Without hesitation, I took the subway up to the Dufty’s 93rd Street apartment and took copies of the petition, sure that it would be a popular cause, hardly controversial. I had forgot, however, that this was the 1950s, and we were still in the era of McCarthyism, when people who had signed what they thought were innocuous petitions for causes like aid  to mission houses in the Bowery, o support for the teachers union, and later were hauled before the McCarty committee accused of being Communist sympathizers. McCarthy and his minions had Americans fearful of signing anything, for fear it might later be held against them.

I happened to know there was a meeting that night of The Young Peoples Socialist League, headed by my writer friend Michael Harrington (he later gained game by writing the book “The Other America” that inspired the LBJ poverty program.) Mike introduced me and recommended people sign this simple request for humane treatment of a dying woman – yet many refused, backing away in fear that somehow, someway, this might years later be interpreted as some kind of “subversive” act! The popular statement of refusal to sign any document was “I’m not a signer.” Less than half the people in this most liberal-minded gathering imaginable were afraid to sign. The response was even more fearful and less supportive in other gatherings I went to in hopes of support – parties, bars, even meetings at churches. McCarthy had taught Americans to fear – not their enemies, but their own government.

I took my petitions with the signatures I’d managed to accumulate, and turned the in to the Duftys. Other friends had also brought in what signatures they were able to find. The Duftys and their lawyers, supported by newspaper articles about this travesty, were able to get a court order for the New York City police to finally leave Holiday’s hospital room a few hours before her death. She died on July 17. Her songs and her recordings are still classics played today – most notably “God Bless The Child,” and “Strange Fruit,” the haunting song that portrays the lynchings of black people in the South.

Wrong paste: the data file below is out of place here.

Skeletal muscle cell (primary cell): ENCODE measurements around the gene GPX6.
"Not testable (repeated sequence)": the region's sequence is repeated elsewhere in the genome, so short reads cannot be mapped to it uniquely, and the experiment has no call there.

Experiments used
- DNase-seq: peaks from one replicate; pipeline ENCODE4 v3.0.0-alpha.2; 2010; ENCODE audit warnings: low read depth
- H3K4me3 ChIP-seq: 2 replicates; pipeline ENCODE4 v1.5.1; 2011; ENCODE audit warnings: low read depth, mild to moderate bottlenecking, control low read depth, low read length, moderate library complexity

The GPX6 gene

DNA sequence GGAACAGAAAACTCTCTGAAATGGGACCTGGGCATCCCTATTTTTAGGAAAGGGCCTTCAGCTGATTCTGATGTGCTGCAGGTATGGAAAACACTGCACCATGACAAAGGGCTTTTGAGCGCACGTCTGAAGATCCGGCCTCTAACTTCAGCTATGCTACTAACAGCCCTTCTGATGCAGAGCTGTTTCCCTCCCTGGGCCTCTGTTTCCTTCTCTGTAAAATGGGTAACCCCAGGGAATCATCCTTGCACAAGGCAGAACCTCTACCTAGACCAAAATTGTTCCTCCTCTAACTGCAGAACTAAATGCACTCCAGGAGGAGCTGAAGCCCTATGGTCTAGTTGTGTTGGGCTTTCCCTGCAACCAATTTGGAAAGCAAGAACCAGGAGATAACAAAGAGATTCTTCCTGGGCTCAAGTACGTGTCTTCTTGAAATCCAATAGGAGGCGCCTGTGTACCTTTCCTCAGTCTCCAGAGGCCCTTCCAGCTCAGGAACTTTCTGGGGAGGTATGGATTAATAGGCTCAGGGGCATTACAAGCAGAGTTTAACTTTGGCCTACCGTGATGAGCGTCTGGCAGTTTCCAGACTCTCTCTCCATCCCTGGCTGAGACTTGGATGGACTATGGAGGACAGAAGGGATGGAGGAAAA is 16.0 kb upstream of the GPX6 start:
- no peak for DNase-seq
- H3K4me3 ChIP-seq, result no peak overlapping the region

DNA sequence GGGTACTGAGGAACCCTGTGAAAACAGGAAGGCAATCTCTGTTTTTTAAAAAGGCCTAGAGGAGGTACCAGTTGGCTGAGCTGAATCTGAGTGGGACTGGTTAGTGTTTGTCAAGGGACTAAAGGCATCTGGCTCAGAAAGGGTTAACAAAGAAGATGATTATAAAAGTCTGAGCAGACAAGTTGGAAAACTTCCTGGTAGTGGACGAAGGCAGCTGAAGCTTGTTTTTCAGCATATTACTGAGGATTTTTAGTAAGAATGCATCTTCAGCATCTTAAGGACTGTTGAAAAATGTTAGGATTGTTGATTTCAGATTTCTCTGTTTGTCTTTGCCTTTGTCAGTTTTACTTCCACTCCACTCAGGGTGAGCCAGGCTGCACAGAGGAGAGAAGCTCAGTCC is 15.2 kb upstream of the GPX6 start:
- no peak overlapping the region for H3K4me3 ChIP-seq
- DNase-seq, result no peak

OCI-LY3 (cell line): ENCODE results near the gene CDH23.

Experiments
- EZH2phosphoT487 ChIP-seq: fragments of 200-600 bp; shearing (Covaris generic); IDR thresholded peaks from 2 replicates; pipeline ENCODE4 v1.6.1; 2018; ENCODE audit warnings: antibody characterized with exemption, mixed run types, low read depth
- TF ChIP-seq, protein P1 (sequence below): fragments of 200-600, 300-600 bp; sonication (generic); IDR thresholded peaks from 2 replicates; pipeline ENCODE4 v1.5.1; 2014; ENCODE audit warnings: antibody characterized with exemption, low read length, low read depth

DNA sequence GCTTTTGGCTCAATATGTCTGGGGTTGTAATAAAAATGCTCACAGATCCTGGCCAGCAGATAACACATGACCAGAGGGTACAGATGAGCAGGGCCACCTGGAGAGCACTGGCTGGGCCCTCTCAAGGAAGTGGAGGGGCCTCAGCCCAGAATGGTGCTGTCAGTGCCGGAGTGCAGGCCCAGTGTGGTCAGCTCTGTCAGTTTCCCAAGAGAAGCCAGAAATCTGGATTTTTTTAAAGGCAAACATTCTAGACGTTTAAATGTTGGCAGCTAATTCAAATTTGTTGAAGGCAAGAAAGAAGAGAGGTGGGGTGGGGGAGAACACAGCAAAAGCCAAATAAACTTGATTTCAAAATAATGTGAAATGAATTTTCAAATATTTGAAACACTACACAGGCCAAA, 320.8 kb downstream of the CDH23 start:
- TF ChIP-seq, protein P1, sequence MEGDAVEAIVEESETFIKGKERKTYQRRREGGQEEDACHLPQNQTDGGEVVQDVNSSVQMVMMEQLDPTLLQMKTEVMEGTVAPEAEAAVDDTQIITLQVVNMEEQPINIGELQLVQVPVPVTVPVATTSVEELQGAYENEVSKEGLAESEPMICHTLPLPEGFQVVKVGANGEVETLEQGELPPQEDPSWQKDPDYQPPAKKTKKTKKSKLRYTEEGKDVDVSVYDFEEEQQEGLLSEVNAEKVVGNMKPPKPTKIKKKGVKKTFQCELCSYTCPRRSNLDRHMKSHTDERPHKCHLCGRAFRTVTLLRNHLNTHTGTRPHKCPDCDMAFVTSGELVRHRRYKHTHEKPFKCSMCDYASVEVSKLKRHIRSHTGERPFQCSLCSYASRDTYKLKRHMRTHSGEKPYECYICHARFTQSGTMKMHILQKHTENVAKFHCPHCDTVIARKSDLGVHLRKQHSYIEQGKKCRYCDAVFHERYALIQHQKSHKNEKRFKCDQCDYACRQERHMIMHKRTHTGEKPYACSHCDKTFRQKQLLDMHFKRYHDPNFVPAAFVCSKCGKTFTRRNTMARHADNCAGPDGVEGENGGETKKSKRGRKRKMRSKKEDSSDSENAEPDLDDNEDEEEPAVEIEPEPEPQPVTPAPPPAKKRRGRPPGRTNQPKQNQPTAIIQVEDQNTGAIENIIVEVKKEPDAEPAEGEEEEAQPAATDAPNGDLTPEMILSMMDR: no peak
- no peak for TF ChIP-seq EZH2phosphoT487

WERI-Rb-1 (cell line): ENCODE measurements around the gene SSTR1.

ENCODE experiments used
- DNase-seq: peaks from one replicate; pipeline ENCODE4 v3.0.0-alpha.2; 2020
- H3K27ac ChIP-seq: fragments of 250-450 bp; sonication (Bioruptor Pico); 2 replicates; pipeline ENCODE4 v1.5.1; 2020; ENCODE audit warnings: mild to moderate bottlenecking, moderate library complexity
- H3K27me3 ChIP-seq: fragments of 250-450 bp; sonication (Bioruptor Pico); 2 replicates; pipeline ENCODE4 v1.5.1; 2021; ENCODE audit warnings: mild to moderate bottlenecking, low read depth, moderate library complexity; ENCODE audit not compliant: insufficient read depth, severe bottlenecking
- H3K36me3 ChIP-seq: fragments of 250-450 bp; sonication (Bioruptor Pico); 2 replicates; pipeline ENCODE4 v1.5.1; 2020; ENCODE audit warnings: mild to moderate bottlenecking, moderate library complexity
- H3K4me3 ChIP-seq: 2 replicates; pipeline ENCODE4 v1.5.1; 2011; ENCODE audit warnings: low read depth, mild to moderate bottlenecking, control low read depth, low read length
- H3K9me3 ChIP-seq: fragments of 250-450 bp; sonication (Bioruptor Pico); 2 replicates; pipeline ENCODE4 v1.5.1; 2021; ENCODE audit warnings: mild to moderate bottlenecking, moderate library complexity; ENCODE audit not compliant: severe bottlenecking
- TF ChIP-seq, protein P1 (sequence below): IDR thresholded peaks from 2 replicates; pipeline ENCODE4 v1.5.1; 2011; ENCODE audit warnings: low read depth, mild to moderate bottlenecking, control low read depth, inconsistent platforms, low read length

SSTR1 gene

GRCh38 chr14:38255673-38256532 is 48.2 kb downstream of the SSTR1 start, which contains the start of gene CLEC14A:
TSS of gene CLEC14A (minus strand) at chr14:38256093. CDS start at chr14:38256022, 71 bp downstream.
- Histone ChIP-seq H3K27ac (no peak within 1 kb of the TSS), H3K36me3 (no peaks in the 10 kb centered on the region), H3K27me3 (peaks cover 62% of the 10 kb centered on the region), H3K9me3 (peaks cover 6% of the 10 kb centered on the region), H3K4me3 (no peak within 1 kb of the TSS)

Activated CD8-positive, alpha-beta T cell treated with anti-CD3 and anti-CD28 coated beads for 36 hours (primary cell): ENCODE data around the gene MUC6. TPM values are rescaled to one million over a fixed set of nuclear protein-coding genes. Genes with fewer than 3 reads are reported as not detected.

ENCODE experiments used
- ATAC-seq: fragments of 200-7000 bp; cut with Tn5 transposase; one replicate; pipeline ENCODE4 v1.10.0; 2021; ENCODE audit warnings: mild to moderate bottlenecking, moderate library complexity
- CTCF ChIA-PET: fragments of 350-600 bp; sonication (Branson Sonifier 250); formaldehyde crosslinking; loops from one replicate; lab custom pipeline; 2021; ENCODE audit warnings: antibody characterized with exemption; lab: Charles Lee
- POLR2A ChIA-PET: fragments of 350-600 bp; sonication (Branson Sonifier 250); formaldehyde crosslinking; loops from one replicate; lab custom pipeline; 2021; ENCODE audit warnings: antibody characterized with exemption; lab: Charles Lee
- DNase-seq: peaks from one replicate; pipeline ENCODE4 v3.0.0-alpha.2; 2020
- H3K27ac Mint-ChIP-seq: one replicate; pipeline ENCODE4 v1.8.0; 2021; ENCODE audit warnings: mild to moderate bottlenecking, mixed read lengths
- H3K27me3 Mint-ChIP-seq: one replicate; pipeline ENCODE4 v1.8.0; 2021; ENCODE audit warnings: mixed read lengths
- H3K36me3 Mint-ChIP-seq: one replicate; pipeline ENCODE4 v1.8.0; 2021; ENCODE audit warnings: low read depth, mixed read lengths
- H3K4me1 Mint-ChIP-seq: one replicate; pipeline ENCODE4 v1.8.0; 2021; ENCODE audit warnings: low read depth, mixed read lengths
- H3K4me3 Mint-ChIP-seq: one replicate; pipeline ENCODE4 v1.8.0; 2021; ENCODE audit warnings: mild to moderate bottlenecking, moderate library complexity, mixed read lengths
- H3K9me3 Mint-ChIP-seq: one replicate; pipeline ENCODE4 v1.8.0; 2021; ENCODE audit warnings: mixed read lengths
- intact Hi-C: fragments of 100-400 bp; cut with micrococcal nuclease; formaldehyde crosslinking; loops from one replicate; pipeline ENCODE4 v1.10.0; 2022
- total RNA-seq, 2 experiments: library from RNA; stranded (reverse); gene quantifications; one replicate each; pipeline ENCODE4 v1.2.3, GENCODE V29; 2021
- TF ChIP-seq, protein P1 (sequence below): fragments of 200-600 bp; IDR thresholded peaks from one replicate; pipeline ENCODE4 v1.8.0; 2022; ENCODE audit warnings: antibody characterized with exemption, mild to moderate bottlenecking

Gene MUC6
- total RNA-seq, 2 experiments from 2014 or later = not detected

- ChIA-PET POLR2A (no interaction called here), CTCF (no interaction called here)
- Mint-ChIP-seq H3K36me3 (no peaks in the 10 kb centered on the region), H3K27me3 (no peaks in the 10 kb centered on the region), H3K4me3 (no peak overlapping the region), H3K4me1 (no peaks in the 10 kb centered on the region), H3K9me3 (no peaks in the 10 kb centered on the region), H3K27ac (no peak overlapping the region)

In 1961 Holiday was voted to the Down Beat Hall of Fame and Columbia reissued almost a hundred of her early records. In 1971 Diana Ross portrayed her in the movie “Lady Sings the Blues” and was nominated for an Oscar.

If you would like to catch Fonseca Theatre’s production of “Lady Day at Emerson’s Bar and Grill,” performances are Wednesdays and Thursdays at 7pm and Saturdays at 4pm and 8pm at the Linebacker Lounge. There will be a special matinee at 2pm on Sunday April 7th in honor of Billie Holiday’s birthday.

Visit fonsecatheatre.org for tickets and more information.

 

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Cure the Blahs: “The Ballad of Klook and Vinette”

Feeling the January blahs? Wake yourself up with a stimulating new production of “The Ballad of Klook and Vinette” put on by the exciting new Brian Fonseca Theater Company. Founder of The Phoenix Theater, Fonseca is to theater in Indianapolis what Vonnegut is to writing – innovative, thoughtful, un-afraid to rock the boat. Fonseca’s first production was “Hooded – Being Black for Dummies” and it lived up to all the adjectives employed in the previous sentence.

I have read the script of the new show – “The Ballad of Klook and Vinette” – it pulses with life, and takes you on a roller coast ride of unexpected dips and highs that will rock you out of your snowbound rut. Klook is a drifter who is tired of drifting, Vinette is on the run but she doesn’t know what’s chasing her. Meeting over carrot juice, they take a chance on love. . .

Take a chance on this life-brimming play, with the extra attraction of music directed and performed by Tim Brickley, an original artist who plays at The Jazz Kitchen and The Chatterbox. The Fonseca Theater Company is staging its first year of provocative productions at Indy Convergence, 2611 W. Michigan.

Performances beginning this Friday, January 25 through Feb. 1; Fridays at 8pm, Saturdays 5pm and 8pm, Sundays at 2pm. Purchase tickets at  https://fonsecatheatre.org/buy-tickets/or by contacting Associate Producing Director Jordan Flores Schwartz by email at jschwartz@fonsecatheatre.org or by phone at 678-939-2974.

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Dan Wakefield

Dan Wakefield